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ambulatory

[am-byuh-luh-tawr-ee, -tohr-ee] /ˈæm byə ləˌtɔr i, -ˌtoʊr i/
adjective
1.
of, pertaining to, or capable of walking:
an ambulatory exploration of the countryside.
2.
adapted for walking, as the limbs of many animals.
3.
moving about or from place to place; not stationary:
an ambulatory tribe.
4.
Also, ambulant. Medicine/Medical.
  1. not confined to bed; able or strong enough to walk:
    an ambulatory patient.
  2. serving patients who are able to walk:
    an ambulatory care center.
5.
Law. not fixed; alterable or revocable:
ambulatory will.
noun, plural ambulatories.
6.
Also called deambulatory. Architecture.
  1. an aisle surrounding the end of the choir or chancel of a church.
  2. the covered walk of a cloister.
Origin
1615-1625
1615-25; < Latin ambulātōrius, equivalent to ambulā-, stem of ambulāre (see amble) + -tōrius tory1
Related forms
ambulatorily, adverb
nonambulatory, adjective, noun, plural nonambulaties.
Dictionary.com Unabridged
Based on the Random House Dictionary, © Random House, Inc. 2014.
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Examples from the web for ambulatory
  • He was delirious for days, trying to get up when he was not ambulatory or even able to support himself sitting up.
  • It doesn't look lame at all, the creature in the image is clearly ambulatory.
  • Intensive breeding for rapid growth is responsible for their ambulatory problems.
  • The ambulatory services of the division evaluate and treat several hundred children for this disorder annually.
  • The ambulatory catfish are among the menagerie airport officials have had to clear from the tarmac.
  • These convulsive jolts occur as the dozen or so ambulatory slabs that make up the surface grind past one another.
  • Next was local education, followed by ambulatory health care, then insurance.
  • Most of the surgery is done in hospital outpatient departments or ambulatory surgical centers.
  • He reached another of those ambulatory bundles and examined it.
  • All organisms that are ambulatory have tactile senses of which pain is one of the more intense one.
British Dictionary definitions for ambulatory

ambulatory

/ˈæmbjʊlətərɪ/
adjective
1.
of, relating to, or designed for walking
2.
changing position; not fixed
3.
Also ambulant. able to walk
4.
(law) (esp of a will) capable of being altered or revoked
noun (pl) -ries
5.
(architect)
  1. an aisle running around the east end of a church, esp one that passes behind the sanctuary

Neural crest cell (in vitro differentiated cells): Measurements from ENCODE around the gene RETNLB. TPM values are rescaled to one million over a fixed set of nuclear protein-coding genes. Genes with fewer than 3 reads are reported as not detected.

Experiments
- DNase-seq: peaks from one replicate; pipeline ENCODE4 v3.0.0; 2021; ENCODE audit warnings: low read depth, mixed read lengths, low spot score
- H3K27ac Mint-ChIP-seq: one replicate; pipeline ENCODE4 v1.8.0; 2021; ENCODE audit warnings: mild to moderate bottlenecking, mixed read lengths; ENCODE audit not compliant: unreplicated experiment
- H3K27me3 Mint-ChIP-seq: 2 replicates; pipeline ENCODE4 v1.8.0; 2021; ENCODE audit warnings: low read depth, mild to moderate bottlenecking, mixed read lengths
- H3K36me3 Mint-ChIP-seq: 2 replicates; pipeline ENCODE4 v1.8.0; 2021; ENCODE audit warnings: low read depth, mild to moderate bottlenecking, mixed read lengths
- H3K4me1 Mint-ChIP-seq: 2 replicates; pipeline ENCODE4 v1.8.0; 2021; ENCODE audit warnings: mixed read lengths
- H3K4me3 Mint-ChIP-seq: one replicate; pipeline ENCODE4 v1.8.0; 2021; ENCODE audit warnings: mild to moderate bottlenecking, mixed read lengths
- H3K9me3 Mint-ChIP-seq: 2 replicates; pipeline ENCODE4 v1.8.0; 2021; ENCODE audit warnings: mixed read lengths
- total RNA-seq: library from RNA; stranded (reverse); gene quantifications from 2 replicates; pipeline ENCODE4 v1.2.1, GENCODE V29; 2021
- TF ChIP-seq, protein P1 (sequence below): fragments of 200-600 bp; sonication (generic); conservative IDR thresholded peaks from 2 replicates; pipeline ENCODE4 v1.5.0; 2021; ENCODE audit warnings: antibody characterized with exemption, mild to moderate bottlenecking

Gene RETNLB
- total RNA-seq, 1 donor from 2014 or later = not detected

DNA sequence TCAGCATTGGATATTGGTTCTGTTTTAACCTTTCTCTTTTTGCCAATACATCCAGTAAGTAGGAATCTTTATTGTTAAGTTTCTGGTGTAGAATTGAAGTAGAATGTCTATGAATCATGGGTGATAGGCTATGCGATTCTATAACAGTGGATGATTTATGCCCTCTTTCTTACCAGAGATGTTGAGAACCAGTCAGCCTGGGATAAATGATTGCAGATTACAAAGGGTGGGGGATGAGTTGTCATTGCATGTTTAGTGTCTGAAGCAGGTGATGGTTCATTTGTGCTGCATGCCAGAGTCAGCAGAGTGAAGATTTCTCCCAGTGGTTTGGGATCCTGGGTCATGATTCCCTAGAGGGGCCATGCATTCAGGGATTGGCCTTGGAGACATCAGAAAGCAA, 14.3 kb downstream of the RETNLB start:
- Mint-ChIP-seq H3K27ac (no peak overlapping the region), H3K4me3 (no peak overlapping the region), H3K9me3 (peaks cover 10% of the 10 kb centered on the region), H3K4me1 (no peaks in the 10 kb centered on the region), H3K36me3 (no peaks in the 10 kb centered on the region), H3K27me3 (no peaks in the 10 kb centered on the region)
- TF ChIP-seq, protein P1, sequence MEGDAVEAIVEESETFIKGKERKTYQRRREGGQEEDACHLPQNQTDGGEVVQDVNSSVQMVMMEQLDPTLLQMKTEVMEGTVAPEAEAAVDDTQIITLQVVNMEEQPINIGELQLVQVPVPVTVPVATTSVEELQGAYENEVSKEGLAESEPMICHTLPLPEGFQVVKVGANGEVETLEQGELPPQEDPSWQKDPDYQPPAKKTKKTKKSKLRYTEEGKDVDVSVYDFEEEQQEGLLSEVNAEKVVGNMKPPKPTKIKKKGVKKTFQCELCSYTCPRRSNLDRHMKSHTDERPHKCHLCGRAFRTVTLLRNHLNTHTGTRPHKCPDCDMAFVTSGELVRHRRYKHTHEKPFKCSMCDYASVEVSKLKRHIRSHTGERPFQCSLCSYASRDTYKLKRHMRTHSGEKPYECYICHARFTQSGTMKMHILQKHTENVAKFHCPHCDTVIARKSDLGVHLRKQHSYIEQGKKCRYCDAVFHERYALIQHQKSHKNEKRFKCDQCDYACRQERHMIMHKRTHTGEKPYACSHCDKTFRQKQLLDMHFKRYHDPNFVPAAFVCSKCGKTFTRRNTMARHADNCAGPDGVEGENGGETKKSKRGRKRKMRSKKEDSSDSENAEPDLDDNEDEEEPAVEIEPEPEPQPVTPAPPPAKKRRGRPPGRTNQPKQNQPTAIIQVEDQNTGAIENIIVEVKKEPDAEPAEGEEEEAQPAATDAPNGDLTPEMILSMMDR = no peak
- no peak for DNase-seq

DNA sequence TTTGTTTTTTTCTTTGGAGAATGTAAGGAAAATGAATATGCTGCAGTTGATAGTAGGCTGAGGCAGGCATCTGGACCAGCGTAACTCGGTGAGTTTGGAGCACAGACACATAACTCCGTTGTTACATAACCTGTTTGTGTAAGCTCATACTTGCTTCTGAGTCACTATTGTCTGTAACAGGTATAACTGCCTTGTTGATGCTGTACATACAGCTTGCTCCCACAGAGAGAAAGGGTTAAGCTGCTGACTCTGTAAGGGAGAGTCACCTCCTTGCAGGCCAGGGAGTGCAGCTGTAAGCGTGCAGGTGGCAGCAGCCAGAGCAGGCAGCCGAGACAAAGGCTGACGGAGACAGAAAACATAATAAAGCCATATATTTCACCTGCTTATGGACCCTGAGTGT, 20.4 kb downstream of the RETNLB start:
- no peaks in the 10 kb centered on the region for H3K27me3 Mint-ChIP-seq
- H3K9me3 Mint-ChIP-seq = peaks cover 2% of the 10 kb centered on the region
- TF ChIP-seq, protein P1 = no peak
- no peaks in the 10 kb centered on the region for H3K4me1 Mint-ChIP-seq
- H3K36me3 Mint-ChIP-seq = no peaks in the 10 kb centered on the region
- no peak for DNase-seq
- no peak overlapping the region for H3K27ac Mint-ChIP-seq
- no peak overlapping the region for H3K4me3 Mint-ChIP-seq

2. a place for walking, such as an aisle or a cloister
Collins English Dictionary - Complete & Unabridged 2012 Digital Edition
© William Collins Sons & Co. Ltd. 1979, 1986 © HarperCollins
Publishers 1998, 2000, 2003, 2005, 2006, 2007, 2009, 2012
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Word Origin and History for ambulatory
adj.

"pertaining to walking;" also "shifting, not permanent," 1620s, from Latin ambulatorius "of or pertaining to a walker; movable," from ambulator, agent noun from past participle stem of ambulare "to walk" (see amble). Middle English had ambulary "movable" (mid-15c.).

n.

from Medieval Latin ambulatorium, from Latin ambulatorius "movable," from ambulare (see amble).

Online Etymology Dictionary, © 2010 Douglas Harper
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ambulatory in Medicine

ambulatory am·bu·la·to·ry (ām'byə-lə-tôr'ē)
adj.

  1. Of, relating to, or adapted for walking.

  2. Capable of walking; not bedridden.

  3. Moving about.

The American Heritage® Stedman's Medical Dictionary
Copyright © 2002, 2001, 1995 by Houghton Mifflin Company. Published by Houghton Mifflin Company.
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Encyclopedia Article for ambulatory

in architecture, continuation of the aisled spaces on either side of the nave (central part of the church) around the apse (semicircular projection at the east end of the church) or chancel (east end of the church where the main altar stands) to form a continuous processional way. The ambulatory often provided improved sites for the numerous altars for saints, which formerly were located along a crowded corridor behind the high altar; the altars are reached through circular arches piercing the curved outer wall of the ambulatory.

Learn more about ambulatory with a free trial on Britannica.com
Encyclopedia Britannica, 2008. Encyclopedia Britannica Online.
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